Which ones would you consider your main influences both music-wise & non-music-wise?

Music wise we frequently listen to artists like; A Winged Victory For The Sullen, Hammock, Phoebe Bridgers, Sigur Ros, Bon Iver, S.Carey and loads of others. No musically, I guess film has played a part in how we see our future as we’d love to experiment with film scoring some day. The film ‘Tracks’ has one of the coolest soundtracks we’ve ever heard and that was by an artist called Garth Stevenson. His work is just beautiful and has been an influence on our debut album for sure!

In what way does your sound differ from the rest genre-related artists/bands and why should we listen to your music? In other words, how would you describe your sound?

Well we get categorised with Post-rock stuff all the time, probably because they are some of our influences. However typically post-rock music do not have any vocal melodies so we’ve never been an exact match with bands like that – even if we love what they do. We’ve called ourselves Ambient-rock recently, because we have these dynamic parts and melody driven chorus’ with ambient layers and sections in our songwriting. It’s so difficult to fit into any one genre nowadays and honestly I often think “would I be interested if we were just an Indie band? Or just a rock band? What does that mean..?” Most of the bands we discover on the road whilst touring are categorised or categorising themselves into one sound but very often dont match with it. We believe the listener should decide what they think.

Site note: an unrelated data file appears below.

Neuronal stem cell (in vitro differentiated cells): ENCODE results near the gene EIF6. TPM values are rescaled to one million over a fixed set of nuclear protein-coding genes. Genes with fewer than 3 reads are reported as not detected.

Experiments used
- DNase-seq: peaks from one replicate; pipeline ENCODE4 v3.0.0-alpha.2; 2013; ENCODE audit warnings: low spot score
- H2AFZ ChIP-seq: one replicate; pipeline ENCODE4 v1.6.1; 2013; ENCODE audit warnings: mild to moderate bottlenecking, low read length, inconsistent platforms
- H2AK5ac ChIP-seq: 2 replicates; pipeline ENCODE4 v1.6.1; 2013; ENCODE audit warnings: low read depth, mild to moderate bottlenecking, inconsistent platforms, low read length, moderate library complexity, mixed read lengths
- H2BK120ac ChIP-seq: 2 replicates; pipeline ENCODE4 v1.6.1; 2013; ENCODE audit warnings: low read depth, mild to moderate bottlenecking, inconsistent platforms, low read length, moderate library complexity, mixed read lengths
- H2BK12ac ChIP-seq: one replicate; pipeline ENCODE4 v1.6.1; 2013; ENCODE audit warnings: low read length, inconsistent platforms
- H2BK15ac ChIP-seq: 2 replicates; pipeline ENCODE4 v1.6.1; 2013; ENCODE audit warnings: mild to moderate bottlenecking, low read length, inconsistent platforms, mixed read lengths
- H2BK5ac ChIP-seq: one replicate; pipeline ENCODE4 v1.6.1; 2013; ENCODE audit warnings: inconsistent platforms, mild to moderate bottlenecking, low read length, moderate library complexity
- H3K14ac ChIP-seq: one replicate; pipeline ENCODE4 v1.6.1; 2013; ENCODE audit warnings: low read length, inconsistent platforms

Please name your 3 desert islands albums, movies & books…

1) A Winged Victory For The Sullen (self titled first album),
2) Alexisonfire – Crisis
3) Sigur Ros – Heima

1) Lord of the Rings: Two Towers
2) Almost Famous
3) The Holiday

1) A Brief History of Time – Stephen Hawkings
2) Gringo Trails – Mark Mann
3) Into The Wild


Do you prefer studio or performing live and why? What should the audience expect from you of your live appearance at 2018’s SpaceFest?

We love writing music and touring. It’s like anything I suppose touring for three months straight without breaks can get very tiring after a while. After our Asia tour we were really exciting to get into the writing studio and work on new material for the second record. Give it a couple of months and we’ll miss playing live again though. For SpaceFest we are really looking forward to playing a
large stage again. Even though our music sounds relaxed and ambient on record our live show is much more energetic and emotive – taking the music to another level. 🙂

Is there any funny-unique story you would like to share with us, always in relation to your music ‘career’?

e – ta

Which track of your own would you point out as the most unique and why?

Edca for us is a special one, we hosted a group vocal recording day for our fans during the recording process so that’s all our fans, friends and families on that track. Live it’s a fun one to do as well. Havoc is also a personal favourite of mine with it starting our video series off. We’re also really excited about our new material coming out next year…

Would you like to share with our readers your future plans?

In April 2019 we are releasing a five track Split EP which we recorded in South Korea whilst on tour there last month. We will be announcing an EP launch tour after SpaceFest to promote that and towards the end of next year working on putting out our second album.

Free question!!! (Ask yourself a question) you wish to answer and haven’t been given the opportunity…

What is the ‘secret’ to your sound..?

Playing a Fender Thinline Telecaster guitar with P90 pickups into a Strymon bluesky reverb pedal and out of a VoxAC30 amplifier.

Curated by: Christos Doukakis